A disappearing landscape: the heathlands of the Surrey, Hampshire and Berkshire borders 1750-1914

Dr Alan Crosby
8 March 2016

Alan is, among many other things, editor of The Local Historian, the quarterly journal of the British Association for Local History.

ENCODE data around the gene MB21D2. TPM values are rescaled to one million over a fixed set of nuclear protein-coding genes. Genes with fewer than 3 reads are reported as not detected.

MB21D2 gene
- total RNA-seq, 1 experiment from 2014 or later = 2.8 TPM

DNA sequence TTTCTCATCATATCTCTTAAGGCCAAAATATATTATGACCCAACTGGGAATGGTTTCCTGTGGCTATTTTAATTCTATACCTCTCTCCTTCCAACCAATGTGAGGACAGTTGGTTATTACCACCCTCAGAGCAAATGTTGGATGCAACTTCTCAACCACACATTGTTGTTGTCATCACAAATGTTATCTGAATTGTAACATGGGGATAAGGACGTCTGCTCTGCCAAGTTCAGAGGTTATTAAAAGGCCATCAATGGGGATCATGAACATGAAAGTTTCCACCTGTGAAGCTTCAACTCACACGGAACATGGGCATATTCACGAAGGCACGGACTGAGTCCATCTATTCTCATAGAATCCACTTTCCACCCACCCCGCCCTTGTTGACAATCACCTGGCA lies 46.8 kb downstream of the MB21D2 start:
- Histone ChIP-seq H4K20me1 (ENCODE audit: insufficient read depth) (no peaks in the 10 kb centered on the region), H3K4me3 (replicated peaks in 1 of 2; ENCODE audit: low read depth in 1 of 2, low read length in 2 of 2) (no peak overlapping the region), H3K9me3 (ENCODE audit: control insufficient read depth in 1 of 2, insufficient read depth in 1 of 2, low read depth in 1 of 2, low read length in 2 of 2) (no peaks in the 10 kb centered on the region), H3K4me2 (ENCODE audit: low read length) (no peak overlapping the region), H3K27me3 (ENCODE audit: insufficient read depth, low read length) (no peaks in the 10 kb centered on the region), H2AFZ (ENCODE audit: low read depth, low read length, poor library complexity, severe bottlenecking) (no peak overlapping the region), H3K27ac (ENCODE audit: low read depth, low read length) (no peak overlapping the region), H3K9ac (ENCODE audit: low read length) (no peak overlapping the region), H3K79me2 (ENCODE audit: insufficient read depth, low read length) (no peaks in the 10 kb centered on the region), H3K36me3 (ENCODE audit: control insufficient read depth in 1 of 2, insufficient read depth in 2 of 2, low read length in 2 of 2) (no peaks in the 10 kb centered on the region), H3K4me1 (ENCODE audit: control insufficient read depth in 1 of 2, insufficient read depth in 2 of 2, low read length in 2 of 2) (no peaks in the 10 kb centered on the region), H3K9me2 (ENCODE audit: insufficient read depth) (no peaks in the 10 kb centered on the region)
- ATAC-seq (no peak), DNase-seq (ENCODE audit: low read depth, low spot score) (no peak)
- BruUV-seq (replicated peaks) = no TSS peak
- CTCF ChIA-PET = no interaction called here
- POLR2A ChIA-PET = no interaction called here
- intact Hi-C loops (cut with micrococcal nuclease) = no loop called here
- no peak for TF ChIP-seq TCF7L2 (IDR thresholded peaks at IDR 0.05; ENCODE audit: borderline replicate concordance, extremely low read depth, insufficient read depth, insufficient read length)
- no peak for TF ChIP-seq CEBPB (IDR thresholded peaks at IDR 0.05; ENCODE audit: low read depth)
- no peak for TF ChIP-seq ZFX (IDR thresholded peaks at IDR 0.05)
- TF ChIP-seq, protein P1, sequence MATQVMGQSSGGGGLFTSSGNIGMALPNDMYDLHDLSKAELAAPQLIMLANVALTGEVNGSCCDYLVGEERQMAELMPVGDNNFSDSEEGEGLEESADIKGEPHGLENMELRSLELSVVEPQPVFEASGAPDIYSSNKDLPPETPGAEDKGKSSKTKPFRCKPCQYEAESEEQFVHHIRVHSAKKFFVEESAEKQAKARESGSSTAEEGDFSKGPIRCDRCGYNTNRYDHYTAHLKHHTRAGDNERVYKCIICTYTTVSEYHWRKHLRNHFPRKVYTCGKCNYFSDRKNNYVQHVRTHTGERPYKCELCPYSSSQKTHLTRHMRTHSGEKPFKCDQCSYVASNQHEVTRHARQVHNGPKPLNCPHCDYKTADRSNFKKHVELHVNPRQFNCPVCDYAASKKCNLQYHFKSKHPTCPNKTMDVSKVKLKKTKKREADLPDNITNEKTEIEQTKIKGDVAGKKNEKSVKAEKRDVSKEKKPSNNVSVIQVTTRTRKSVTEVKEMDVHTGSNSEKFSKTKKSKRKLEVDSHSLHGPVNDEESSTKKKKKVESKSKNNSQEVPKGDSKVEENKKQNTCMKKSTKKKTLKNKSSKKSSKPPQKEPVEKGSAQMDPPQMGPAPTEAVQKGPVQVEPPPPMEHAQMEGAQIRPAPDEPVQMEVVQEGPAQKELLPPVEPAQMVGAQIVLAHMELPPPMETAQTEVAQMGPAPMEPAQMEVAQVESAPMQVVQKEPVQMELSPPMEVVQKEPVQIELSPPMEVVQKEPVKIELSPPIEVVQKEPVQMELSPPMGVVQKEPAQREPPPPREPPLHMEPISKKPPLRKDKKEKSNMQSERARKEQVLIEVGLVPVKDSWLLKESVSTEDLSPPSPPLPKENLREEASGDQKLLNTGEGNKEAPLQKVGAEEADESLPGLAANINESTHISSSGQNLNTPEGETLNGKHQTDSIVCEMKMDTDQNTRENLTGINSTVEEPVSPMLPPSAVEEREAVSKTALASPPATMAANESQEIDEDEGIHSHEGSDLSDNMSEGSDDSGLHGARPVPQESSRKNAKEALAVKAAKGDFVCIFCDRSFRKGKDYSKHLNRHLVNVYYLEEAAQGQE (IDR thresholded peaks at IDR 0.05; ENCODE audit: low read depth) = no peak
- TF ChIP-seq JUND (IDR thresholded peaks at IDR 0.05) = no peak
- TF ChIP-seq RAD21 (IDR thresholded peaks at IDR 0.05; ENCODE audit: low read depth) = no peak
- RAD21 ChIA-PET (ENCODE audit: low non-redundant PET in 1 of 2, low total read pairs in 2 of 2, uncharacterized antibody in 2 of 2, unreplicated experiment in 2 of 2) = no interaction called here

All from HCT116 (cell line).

Between the late 18th and mid-20th centuries a unique and highly distinctive landscape, covering 100,000 acres and only 25 miles from London, almost completely disappeared. The heaths and commons of West Surrey, North Hampshire and East Berkshire fell victim to enclosure, urbanisation, the land hunger of the military, the building of great institutions, and the natural process of woodland encroachment. Hardly a voice was raised in protest - indeed, most commentators welcomed the transformation. This extraordinary story explains how one of the poorest parts of Georgian England now has some of the most expensive real estate on the planet.

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